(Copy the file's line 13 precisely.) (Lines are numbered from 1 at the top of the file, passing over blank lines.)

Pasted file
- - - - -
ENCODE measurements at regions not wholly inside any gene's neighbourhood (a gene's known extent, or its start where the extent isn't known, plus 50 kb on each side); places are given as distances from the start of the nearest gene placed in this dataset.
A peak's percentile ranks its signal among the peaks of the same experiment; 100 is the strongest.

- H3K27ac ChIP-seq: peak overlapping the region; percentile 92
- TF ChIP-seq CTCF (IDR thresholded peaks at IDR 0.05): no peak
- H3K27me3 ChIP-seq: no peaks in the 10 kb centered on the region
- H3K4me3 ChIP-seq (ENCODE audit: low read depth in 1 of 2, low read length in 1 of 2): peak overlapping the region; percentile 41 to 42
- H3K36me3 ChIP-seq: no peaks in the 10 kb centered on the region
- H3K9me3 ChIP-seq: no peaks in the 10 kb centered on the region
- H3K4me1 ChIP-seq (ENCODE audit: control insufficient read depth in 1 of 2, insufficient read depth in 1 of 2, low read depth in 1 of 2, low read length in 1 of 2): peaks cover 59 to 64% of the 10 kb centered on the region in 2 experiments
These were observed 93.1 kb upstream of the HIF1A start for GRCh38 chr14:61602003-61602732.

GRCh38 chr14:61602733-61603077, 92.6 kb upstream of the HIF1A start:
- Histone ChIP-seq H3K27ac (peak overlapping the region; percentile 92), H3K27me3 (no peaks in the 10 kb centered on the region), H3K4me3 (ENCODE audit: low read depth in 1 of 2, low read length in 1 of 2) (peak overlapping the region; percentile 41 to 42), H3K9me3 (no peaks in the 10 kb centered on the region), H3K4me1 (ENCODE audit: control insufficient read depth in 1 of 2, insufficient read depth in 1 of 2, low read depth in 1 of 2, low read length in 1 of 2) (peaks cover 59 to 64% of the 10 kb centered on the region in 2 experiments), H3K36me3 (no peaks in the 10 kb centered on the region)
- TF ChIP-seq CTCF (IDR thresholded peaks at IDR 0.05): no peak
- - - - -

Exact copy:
- TF ChIP-seq CTCF (IDR thresholded peaks at IDR 0.05): no peak